Michael Harding: Though I cheered for Biden, I was more like Trump than I could admit
Like him, I was terrified of vulnerability, terrified of ageing, terrified of being seen as weak
Michael Harding: “I was gripped with excitement, although it was more contempt for Trump rather than any love for Biden.” Photograph: Stefani Reynolds/Bloomberg
There was a man beside me in the hospital who loved Netflix. I knew because when his wife and children spoke to him on Skype, they always talked movies. He never spoke because he had very little movement in his body. His limbs remained motionless beneath the blue blanket. When a nurse propped an iPad in front of him his wife did all the talking, and sometimes she’d say,“Lift your finger if you agree.”
And every time she said, “I love you,” his finger rose to acknowledge her. All his children were in the frame of his iPad, and I could hear them reassuring him of their love. His mates at work missed him, and they hoped he’d be back soon. And sometimes after I left hospital I would wake in the night thinking about him, wondering if he was at home with his family.
I remember another night watching a man in pyjamas heading for the toilet. He was old, but he stood as straight as a rod and used an umbrella as a walking stick. I thought that I was dreaming or that perhaps he was dreaming. Maybe he thought he was walking around his native village. So I asked him if he was okay. “I’m good,” he said. “I just couldn’t find the walking aid.”
Hospital was a territory I perceived as dangerous. Too many unwanted intrusions. I folded my arms and wrapped myself in a dressing gown like it was the Berlin Wall
He too remained with me after I went home. And of course I could never forget the Romanian woman. A small dark-haired lady in the next bed who offered me an orange one day. I instantly refused and then felt ashamed. Her generosity had threatened my privacy. Taking the orange might have entangled me in her kindness, and I didn’t want to encourage that sort of familiarity.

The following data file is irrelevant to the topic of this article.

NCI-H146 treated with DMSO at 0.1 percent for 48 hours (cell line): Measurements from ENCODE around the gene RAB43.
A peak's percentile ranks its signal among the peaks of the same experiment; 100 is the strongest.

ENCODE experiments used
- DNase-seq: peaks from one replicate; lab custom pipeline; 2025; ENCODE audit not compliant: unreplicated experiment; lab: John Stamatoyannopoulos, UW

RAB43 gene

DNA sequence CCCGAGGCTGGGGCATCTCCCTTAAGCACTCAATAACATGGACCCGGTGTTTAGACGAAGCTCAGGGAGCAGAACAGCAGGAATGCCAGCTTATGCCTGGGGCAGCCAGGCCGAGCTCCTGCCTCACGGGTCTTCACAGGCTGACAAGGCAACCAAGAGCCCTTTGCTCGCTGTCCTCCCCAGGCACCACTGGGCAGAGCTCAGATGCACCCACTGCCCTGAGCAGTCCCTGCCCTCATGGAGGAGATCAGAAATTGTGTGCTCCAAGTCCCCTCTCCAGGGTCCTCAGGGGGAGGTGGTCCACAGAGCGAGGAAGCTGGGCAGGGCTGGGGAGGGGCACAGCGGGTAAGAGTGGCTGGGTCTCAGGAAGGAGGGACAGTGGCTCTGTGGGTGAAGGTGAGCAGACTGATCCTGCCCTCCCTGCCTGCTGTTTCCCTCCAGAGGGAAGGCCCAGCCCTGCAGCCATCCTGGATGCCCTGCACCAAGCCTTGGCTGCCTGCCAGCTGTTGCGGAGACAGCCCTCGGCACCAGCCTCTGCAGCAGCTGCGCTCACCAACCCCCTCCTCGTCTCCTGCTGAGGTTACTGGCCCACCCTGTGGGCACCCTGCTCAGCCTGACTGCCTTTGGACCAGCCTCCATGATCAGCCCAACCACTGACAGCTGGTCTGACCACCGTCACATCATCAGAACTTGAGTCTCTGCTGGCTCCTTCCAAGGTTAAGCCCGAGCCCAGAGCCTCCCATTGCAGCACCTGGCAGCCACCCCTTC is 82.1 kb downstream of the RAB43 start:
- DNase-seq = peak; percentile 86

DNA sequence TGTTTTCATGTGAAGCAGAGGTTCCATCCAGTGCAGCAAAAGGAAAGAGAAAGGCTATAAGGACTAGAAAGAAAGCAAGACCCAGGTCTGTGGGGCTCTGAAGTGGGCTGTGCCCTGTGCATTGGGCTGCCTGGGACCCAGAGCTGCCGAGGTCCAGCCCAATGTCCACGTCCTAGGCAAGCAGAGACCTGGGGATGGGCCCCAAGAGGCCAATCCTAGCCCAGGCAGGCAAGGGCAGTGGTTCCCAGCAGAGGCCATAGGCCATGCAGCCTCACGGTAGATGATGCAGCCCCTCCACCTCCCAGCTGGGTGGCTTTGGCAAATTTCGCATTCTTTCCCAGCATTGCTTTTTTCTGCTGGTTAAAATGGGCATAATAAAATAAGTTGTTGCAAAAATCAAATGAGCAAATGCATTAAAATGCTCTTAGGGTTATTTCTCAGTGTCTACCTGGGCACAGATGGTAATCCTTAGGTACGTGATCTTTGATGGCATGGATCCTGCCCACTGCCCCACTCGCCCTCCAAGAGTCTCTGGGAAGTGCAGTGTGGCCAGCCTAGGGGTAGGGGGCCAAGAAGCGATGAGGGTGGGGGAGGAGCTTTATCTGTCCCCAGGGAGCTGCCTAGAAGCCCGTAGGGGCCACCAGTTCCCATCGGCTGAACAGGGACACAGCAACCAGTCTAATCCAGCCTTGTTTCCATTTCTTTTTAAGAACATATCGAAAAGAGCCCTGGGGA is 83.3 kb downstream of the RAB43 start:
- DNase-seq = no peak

Hospital was a territory I perceived as dangerous. Too many unwanted intrusions. I folded my arms and wrapped myself in a dressing gown like it was the Berlin Wall. But no matter how I tried to protect myself, life in hospital is always about vulnerability and for me that was a learning curve.
When Joe Biden was declared president-elect of the United States I was back home watching CNN in the company of my beloved. Little flames flickered in the stove. We opened a bottle of wine and waited for hours to hear Biden and Kamala Harris give their speeches. But when the beloved went to bed I stayed up and ransacked the kitchen for beer. I was gripped with excitement, although it was more contempt for Trump than love for Biden.
I even watched a movie on Netflix about a hitman called The Irishman. It was as if hating Trump wasn’t enough. There was an emptiness inside me after Biden’s victory, and I needed someone else to fill it. So Scorsese’s movie gave me what I needed: a dark monster that never bends but squirms as he dies. And I felt so passionately about Trump that any amount of alcohol seemed perfectly fine in the circumstances; or so I argued as I opened each fresh tin of lager.
“The darkness has been defeated,” I declared as I entered the bedroom. But the beloved heard nothing. She had been asleep for hours. “Trump has been banished. The light of Biden shines upon us.”
And when I tried to get into bed I fell on the floor clutching a pillow like it was a life raft. Not that I cared. I was so consumed by contempt for Trump, my elation at Biden’s victory, that nothing else mattered.
No matter how much I had cheered for Biden, I was in ways more like Trump than I had ever admitted: terrified of vulnerability, terrified of ageing, terrified of being seen as weak
It was only when I went to sleep and began dreaming that the truth surfaced. I saw an old feeble man in pyjamas walking across a carpark in my dreams carrying an umbrella as a walking stick. I thought it might be Joe Biden. And he turned to me and gazed into my eyes.
“You think you’ll never grow old,” he said.
“Why are you angry with me?” I wondered.
“Because you were never really on my side,” he replied.
I sat upright in the bed, suddenly aware that a week in hospital had drawn me towards a new threshold. No matter how much I had cheered for Biden, I was in ways more like Trump than I had ever admitted: terrified of vulnerability, terrified of ageing, terrified of being seen as weak.
I couldn’t hide from those simple realities in hospital. But when I came home it was easier to gloat on Trump’s defeat rather than reflect on how the soul constantly needs healing, every bit as much as the body.